Reflection Agents

Reflection Agents

Reflection is a prompting strategy used to improve the quality and success rate of agents and similar AI systems. This post outlines how to build 3 reflection techniques using LangGraph, including implementations of Reflexion and Language Agent Tree Search.

6 min read

Reflection is a prompting strategy used to improve the quality and success rate of agents and similar AI systems. It involves prompting an LLM to reflect on and critique its past actions, sometimes incorporating additional external information such as tool observations.

People like to talk about "System 1" and "System 2" thinking, where System 1 is reactive or instinctive and System 2 is more methodical and reflective. When applied correctly, reflection can help LLM systems break out of purely System 1 "thinking" patterns and closer to something exhibiting System 2-like behavior.

System 1 and 2: Thinking fast? Slow down.

Reflection takes time! All the approaches in this post trade off a bit of extra compute for a shot at better output quality. While this may not be appropriate for low-latency applications, it is worthwhile for knowledge intensive tasks where response quality is more important than speed.

The three examples are outlined below:

Basic Reflection

Links: (Python, Youtube)

This simple example composes two LLM calls: a generator and a reflector. The generator tries to respond directly to the user's requests. The reflector is prompted to role play as a teacher and offer constructive criticism for the initial response.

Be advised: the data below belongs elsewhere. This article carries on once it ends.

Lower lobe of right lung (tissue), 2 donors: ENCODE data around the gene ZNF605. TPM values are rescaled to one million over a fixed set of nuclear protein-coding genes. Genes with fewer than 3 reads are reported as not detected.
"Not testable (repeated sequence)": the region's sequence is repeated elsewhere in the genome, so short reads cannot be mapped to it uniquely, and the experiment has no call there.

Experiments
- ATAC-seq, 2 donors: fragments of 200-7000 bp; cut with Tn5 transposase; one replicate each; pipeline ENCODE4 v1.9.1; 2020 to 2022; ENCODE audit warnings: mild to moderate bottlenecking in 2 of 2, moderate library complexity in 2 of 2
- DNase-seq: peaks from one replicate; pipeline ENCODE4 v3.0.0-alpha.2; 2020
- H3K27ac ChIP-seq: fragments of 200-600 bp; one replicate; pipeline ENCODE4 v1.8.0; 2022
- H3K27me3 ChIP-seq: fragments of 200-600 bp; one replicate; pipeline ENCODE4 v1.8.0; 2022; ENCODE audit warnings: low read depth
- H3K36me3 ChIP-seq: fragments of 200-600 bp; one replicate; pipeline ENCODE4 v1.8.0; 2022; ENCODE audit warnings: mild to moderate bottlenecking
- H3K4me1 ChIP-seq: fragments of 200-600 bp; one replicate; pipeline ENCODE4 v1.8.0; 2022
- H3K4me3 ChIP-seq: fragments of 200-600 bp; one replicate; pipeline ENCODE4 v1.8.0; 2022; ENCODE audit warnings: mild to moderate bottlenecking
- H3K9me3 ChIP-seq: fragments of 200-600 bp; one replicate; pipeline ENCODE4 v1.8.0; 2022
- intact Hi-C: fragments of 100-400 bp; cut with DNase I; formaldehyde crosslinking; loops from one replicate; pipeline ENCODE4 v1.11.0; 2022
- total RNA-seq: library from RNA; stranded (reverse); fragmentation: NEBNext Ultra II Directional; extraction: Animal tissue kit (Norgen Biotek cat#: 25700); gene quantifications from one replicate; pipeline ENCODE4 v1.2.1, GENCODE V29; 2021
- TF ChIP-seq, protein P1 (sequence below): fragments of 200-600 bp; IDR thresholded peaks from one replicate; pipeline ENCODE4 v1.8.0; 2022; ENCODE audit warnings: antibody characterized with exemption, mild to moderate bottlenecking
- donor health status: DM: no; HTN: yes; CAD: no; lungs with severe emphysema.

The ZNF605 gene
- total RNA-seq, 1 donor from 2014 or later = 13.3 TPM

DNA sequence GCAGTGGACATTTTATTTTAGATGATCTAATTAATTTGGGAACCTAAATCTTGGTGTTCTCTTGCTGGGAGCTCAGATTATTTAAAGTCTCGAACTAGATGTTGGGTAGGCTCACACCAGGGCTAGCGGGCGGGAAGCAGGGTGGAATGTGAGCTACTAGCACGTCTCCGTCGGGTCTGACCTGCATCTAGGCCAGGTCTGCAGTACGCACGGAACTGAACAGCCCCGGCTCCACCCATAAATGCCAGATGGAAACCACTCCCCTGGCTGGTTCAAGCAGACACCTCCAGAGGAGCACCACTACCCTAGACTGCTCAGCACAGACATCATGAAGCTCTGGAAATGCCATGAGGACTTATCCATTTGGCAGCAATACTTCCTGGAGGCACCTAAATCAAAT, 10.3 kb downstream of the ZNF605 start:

The loop proceeds a fixed number of times, and the final generated output is returned.

Simple Reflection Loop

We can define the loop in LangGraph below:

from langgraph.graph import MessageGraph

builder = MessageGraph()
builder.add_node("generate", generation_node)
builder.add_node("reflect", reflection_node)

def should_continue(state: List[BaseMessage]):
    if len(state) > 6:
        return END
    return "reflect"

builder.add_conditional_edges("generate", should_continue)
builder.add_edge("reflect", "generate")
graph = builder.compile()

The MessageGraph represents a stateful graph, where the "state" is simply a list of messages. Each time the generator or reflector node is called, it appends a message to the end of the state. The final result is returned from the generator node.

This simple type of reflection can sometimes improve performance by giving the LLM multiple attempts at refining its output and by letting the reflection node adopt a different persona while critiquing the output.

However, since the reflection step isn't grounded in any external process, the final result may not be significantly better than the original. Let's explore some other techniques that can ameliorate that.


Links: (Python, Youtube)

Reflexion by Shinn, et. al., is an architecture designed to learn through verbal feedback and self-reflection. Within reflexion, the actor agent explicitly critiques each response and grounds its criticism in external data. It is forced to generate citations and explicitly enumerate superfluous and missing aspects of the generated response. This makes the content of the reflections more constructive and better steers the generator in responding to the feedback.

In the linked example, we stop after a fixed number of steps, though you can also offload this decision to the reflection LLM call.

An overview of the agent loop is shown below:

Reflexion Actor Overview

For each step, the responder is tasked with generating a response, along with additional actions in the form of search queries. Then the revisor is prompted to reflect on the current state. The logic can be defined in LangGraph as follows:

from langgraph.graph import END, MessageGraph

builder = MessageGraph()
builder.add_node("draft", first_responder.respond)
builder.add_node("execute_tools", execute_tools)
builder.add_node("revise", revisor.respond)
# draft -> execute_tools
builder.add_edge("draft", "execute_tools")
# execute_tools -> revise
builder.add_edge("execute_tools", "revise")

# Define looping logic:
def event_loop(state: List[BaseMessage]) -> str:
    # in our case, we'll just stop after N plans
    num_iterations = _get_num_iterations(state)
    if num_iterations > MAX_ITERATIONS:
        return END
    return "execute_tools"

# revise -> execute_tools OR end
builder.add_conditional_edges("revise", event_loop)
graph = builder.compile()